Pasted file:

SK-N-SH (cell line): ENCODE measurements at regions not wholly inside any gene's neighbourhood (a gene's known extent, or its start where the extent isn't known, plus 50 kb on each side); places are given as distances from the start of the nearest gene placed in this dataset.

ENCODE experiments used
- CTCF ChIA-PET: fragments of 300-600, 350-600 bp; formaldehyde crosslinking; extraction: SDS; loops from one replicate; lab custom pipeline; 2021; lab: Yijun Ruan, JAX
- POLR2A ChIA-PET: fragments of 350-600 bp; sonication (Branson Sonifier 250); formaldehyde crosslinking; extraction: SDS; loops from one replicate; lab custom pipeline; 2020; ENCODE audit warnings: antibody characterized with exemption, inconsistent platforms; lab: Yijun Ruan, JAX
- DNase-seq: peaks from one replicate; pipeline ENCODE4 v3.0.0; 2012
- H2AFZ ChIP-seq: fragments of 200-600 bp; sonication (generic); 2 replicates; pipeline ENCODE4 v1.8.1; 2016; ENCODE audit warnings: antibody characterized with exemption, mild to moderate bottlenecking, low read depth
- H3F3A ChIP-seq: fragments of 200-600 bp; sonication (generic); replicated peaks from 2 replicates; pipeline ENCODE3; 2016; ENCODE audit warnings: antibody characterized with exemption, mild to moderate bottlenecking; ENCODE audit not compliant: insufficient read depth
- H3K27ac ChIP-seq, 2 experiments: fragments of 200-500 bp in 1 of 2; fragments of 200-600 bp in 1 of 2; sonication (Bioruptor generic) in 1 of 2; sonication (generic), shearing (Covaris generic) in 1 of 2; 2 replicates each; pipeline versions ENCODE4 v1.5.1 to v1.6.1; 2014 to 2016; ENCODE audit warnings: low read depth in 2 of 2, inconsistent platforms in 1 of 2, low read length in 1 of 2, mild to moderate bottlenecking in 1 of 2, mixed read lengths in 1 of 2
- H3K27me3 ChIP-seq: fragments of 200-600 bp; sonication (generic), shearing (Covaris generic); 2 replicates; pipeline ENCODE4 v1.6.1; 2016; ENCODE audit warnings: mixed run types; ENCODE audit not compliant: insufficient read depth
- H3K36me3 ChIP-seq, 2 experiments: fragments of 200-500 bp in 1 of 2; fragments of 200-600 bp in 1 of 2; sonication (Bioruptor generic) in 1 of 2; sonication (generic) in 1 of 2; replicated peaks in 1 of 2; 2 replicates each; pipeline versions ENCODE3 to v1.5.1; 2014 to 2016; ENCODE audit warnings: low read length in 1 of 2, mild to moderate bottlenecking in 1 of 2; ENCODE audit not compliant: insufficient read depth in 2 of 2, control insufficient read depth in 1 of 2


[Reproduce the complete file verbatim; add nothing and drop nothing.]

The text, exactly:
SK-N-SH (cell line): ENCODE measurements at regions not wholly inside any gene's neighbourhood (a gene's known extent, or its start where the extent isn't known, plus 50 kb on each side); places are given as distances from the start of the nearest gene placed in this dataset.

ENCODE experiments used
- CTCF ChIA-PET: fragments of 300-600, 350-600 bp; formaldehyde crosslinking; extraction: SDS; loops from one replicate; lab custom pipeline; 2021; lab: Yijun Ruan, JAX
- POLR2A ChIA-PET: fragments of 350-600 bp; sonication (Branson Sonifier 250); formaldehyde crosslinking; extraction: SDS; loops from one replicate; lab custom pipeline; 2020; ENCODE audit warnings: antibody characterized with exemption, inconsistent platforms; lab: Yijun Ruan, JAX
- DNase-seq: peaks from one replicate; pipeline ENCODE4 v3.0.0; 2012
- H2AFZ ChIP-seq: fragments of 200-600 bp; sonication (generic); 2 replicates; pipeline ENCODE4 v1.8.1; 2016; ENCODE audit warnings: antibody characterized with exemption, mild to moderate bottlenecking, low read depth
- H3F3A ChIP-seq: fragments of 200-600 bp; sonication (generic); replicated peaks from 2 replicates; pipeline ENCODE3; 2016; ENCODE audit warnings: antibody characterized with exemption, mild to moderate bottlenecking; ENCODE audit not compliant: insufficient read depth
- H3K27ac ChIP-seq, 2 experiments: fragments of 200-500 bp in 1 of 2; fragments of 200-600 bp in 1 of 2; sonication (Bioruptor generic) in 1 of 2; sonication (generic), shearing (Covaris generic) in 1 of 2; 2 replicates each; pipeline versions ENCODE4 v1.5.1 to v1.6.1; 2014 to 2016; ENCODE audit warnings: low read depth in 2 of 2, inconsistent platforms in 1 of 2, low read length in 1 of 2, mild to moderate bottlenecking in 1 of 2, mixed read lengths in 1 of 2
- H3K27me3 ChIP-seq: fragments of 200-600 bp; sonication (generic), shearing (Covaris generic); 2 replicates; pipeline ENCODE4 v1.6.1; 2016; ENCODE audit warnings: mixed run types; ENCODE audit not compliant: insufficient read depth
- H3K36me3 ChIP-seq, 2 experiments: fragments of 200-500 bp in 1 of 2; fragments of 200-600 bp in 1 of 2; sonication (Bioruptor generic) in 1 of 2; sonication (generic) in 1 of 2; replicated peaks in 1 of 2; 2 replicates each; pipeline versions ENCODE3 to v1.5.1; 2014 to 2016; ENCODE audit warnings: low read length in 1 of 2, mild to moderate bottlenecking in 1 of 2; ENCODE audit not compliant: insufficient read depth in 2 of 2, control insufficient read depth in 1 of 2